About this blogger:
Richard J. Clark is the Director of Music of the Archdiocese of Boston and the Cathedral of the Holy Cross. He is also Chapel Organist (Saint Mary’s Chapel) at Boston College. His compositions have been performed worldwide.
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“Since the ability of Francisco Guerrero is now abundantly known to all […] he shall henceforth act as master of the boys so long as: ( 1) he must teach them to read, write, and to sing the responsories, versicles, antiphons, lessons, and kalends, and other parts of divine service; (2) he shall teach them plainchant, harmony, and counterpoint, his instruction in counterpoint to include both the art of adding a melody to a plainsong and to an already existing piece of polyphonic music; (3) he shall always clothe them decently and properly, see that they wear good shoes, and ensure that their beds are kept perfectly clean; (4) he shall feed them the same food that he himself eats and never take money from them for anything having to do with their services in church or their musical instruction…” [cont’d]
— Málaga Cathedral Document (11 September 1551)

As church musicians, what sustains us?
published 10 July 2015 by Richard J. Clark

ERSE ONE of the African American Spiritual, There is a Balm in Gilead says, “Sometimes I feel discouraged And think my work’s in vain, But then the Holy Spirit Revives my Soul again.”

This plea is answered even more directly in John 7—which we sing in the Communion antiphon for the Pentecost Vigil Mass, Ultimo:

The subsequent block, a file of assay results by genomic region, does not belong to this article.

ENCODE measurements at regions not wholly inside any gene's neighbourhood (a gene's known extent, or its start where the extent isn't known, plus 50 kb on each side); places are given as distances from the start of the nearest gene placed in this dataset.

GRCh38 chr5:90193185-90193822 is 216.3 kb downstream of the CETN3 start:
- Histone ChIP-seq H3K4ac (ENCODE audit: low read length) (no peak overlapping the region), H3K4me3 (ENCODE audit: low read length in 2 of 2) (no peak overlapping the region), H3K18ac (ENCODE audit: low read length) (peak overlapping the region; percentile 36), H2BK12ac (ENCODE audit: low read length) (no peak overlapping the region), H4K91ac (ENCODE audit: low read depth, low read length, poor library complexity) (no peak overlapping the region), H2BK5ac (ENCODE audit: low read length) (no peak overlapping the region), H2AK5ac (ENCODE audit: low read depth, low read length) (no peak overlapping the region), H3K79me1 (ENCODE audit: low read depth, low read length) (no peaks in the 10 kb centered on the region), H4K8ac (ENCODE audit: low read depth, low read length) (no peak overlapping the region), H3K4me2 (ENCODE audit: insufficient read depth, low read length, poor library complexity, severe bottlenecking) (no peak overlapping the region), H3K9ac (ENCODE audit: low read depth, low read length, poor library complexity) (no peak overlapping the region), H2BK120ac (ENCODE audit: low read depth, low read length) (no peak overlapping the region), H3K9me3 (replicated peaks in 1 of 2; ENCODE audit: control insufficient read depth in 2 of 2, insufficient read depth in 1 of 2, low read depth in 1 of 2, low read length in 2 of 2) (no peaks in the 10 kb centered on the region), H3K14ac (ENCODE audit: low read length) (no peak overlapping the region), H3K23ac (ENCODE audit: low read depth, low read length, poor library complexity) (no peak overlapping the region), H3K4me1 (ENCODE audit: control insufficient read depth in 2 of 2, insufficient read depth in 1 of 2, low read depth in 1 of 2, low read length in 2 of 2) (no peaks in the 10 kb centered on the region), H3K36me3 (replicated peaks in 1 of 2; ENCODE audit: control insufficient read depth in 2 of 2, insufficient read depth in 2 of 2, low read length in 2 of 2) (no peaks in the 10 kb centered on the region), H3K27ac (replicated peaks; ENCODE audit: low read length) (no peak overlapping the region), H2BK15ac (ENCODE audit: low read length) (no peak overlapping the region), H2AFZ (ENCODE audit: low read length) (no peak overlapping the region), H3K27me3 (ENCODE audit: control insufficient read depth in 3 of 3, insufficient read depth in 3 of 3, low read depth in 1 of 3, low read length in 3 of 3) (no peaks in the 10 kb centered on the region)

“…Jesus said: “He who believes in me, out of his heart shall flow rivers of living water.” Now this he said about the Spirit, which those who believed in him were about to receive…”

As musicians, what sustains us? Certainly, good music is a requirement. Not just good music, but beauty itself.

UT AS MUSICIANS OF THE CHURCH, we are sustained but the wedding of this music to Truth itself—to the Divine. In the Exsultet we sing, “O truly blessed night, when things of heaven are wed to those of earth, and divine to the human.”

We seek music that is heaven wedded to earth, and divine wedded to humanity. We find this in the Eucharist. In music we may find such beauty in William Byrd’s Ego sum panis vivus John 6:51: “I am the living bread that came down from heaven. Whoever eats this bread will live forever.”

But not all music is beautiful, and frequently, music and the divine are quite far apart. As in our lives, we meet struggle, suffering and adversity. Ultimately, these curses are a gift for any number of reasons. They are at times even necessary to prune us and refine our souls to be put to better service of God.

O I PROPOSE A FEW IDEAS: One, that the experience of the divine in music and in life is not always a constant experience, i.e., everything is not always great all the time. (Mother Theresa suffered through crises of faith for years.) Suffering is necessary to achieve this understanding of the divine. One glimpse of the divine may be all we can ask, as in the Song of Simeon (Nunc Dimittis):

Lord, now you let your servant go in peace; Your word has been fulfilled. My eyes have seen the salvation You have prepared in the sight of every people, A light to reveal you to the nations and the glory of your people, Israel.

Two, I propose a sense of gratitude. I may complain of having to play something far less than beautiful or appropriate for mass, but I am grateful to be doing music and that I am in the House of the Lord. This is not to acquiesce to mediocrity, but when there is no choice, I am grateful for the life I live, the air I breath, and that my fingers touch a keyboard. I have nothing to complain about. I also do not presume to know at every moment what God’s plans are for me and how I must serve Him.

Our music must be in the service of the Body of Christ, in service of God, in service of the Mass, the greatest prayer, for it is a sung prayer.

Soli Deo Gloria